I, personally do not wash and save rollers when the project is done because they are so inexpensive and cleaning is a real chore.
Now for some general tips.
If you want to keep the paint out of the can rim, simply drive a nail down through the rim to form several holes. The paint will drip back into the can.
Did they forget to give you a stir stick? Shame on them! No worries, just use a wire hanger squeezed together to form a “stick”. Actually, I find it works better than the conventional stick because it acts as a whisk and blends quicker.
Speaking of stir sticks, here is a tip to organize your paint colors throughout your house.
Get the same number of stir sticks as you have paint colors in your house. Paint a small amount of paint 1/2 way up the stick. With a permanent marker, identify the color, sheen and brand of paint. Don’t forget to mark which room it is, as well. For example; Baer’s “Here Kitty Kitty Black” satin, kitchen.
Do this for all the rooms. Next drill a small hole in the top and thread on a metal ring and hang somewhere in your basement or garage for easy access. You think you will remember what color goes where, but trust me you probably won’t! If you are selling your house, the buyers will love you for it!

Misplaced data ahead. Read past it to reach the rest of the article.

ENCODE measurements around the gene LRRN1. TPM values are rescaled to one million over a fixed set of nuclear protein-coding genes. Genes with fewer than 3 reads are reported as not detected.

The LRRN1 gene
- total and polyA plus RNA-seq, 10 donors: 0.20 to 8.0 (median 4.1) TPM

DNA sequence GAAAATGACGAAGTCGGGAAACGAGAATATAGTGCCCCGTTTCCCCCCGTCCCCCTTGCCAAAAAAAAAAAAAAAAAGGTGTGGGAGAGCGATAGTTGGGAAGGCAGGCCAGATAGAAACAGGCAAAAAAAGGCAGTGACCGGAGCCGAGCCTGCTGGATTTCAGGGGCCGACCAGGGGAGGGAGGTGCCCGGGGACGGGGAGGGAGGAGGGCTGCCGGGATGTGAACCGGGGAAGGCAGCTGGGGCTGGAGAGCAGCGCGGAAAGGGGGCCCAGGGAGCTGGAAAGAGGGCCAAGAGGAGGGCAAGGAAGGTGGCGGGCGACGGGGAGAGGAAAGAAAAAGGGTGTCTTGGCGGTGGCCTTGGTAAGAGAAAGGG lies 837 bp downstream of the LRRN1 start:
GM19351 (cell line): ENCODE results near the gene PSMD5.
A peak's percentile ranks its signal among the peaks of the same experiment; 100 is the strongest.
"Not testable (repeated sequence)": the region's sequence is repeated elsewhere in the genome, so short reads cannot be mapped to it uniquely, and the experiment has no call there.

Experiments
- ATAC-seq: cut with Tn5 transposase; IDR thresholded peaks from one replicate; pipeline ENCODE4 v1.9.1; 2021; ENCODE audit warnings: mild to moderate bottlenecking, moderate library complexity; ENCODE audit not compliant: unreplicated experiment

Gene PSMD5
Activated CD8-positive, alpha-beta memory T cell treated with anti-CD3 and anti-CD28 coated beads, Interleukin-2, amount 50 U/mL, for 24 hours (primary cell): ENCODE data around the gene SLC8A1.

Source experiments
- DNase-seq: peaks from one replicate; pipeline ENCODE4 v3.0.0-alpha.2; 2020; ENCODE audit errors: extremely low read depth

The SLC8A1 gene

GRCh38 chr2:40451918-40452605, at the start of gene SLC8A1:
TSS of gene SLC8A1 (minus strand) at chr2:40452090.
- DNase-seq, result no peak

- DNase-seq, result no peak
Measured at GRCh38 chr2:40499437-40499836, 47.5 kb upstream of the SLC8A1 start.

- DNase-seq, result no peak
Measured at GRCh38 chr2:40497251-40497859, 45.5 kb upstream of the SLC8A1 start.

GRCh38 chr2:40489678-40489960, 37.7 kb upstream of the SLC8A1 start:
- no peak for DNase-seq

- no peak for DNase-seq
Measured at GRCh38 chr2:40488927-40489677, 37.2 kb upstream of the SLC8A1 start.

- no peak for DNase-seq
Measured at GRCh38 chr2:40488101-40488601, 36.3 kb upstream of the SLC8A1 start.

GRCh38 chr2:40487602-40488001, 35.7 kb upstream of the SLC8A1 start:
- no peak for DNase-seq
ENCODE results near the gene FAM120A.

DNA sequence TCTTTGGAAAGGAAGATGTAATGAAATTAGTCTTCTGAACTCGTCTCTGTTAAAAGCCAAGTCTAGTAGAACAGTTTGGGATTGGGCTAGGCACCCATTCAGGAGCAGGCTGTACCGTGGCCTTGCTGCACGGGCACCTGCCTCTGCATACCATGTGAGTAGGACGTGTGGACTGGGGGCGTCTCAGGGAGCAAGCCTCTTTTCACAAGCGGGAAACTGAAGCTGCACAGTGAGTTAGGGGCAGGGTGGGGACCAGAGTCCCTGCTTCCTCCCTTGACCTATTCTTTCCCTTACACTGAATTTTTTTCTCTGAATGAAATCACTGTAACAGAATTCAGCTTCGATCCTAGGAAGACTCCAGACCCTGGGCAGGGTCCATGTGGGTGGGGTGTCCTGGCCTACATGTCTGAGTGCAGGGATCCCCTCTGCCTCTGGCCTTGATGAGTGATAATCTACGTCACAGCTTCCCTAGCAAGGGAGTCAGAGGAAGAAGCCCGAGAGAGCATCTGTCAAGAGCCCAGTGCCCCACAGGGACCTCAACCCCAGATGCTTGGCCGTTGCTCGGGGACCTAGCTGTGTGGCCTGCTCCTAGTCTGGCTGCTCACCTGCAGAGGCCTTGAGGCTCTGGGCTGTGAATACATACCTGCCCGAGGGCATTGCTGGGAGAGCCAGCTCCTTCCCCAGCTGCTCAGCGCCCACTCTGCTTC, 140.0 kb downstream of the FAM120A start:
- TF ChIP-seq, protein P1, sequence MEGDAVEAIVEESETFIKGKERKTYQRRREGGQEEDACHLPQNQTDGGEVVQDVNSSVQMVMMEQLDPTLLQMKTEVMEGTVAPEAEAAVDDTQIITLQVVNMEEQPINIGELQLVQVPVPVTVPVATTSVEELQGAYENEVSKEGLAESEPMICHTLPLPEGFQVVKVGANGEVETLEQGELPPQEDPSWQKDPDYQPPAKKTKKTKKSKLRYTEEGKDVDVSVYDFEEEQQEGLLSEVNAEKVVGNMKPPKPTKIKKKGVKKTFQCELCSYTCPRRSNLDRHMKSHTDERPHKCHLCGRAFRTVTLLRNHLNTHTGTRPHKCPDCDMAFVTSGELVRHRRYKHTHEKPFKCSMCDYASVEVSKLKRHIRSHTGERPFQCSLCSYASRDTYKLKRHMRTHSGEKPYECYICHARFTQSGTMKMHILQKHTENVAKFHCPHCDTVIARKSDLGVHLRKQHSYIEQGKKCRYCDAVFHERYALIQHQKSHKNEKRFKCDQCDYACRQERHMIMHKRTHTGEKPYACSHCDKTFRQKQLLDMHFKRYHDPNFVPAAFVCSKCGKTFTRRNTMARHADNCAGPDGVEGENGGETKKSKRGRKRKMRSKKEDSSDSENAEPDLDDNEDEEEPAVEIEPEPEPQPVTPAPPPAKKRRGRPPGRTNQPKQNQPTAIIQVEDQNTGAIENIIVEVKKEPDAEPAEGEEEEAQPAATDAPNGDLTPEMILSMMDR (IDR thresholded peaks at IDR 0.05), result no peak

You may actually want to paint a room the but the walls are covered with wallpaper, (we all know what a horrible job that can be). Wallpaper is not as difficult to remove as you may think. Granted it will take time and patience but, again, it’s all about the proper tools. You will need a wallpaper scoring tool to make hundreds of holes in the paper. Then use a garden sprayer and fill it with very warm water and a wallpaper removing liquid that contains enzymes. This is the critical part, the solution must have enzymes in it to “eat” the paste. Spray this concoction on your walls (one wall at a time) and WAIT. This is the tough part, you must allow the enzymes to do their job. (wait at least a 1/2 an hour). You may have to spray it twice but the paper should just pull off with no scraping if you did it right!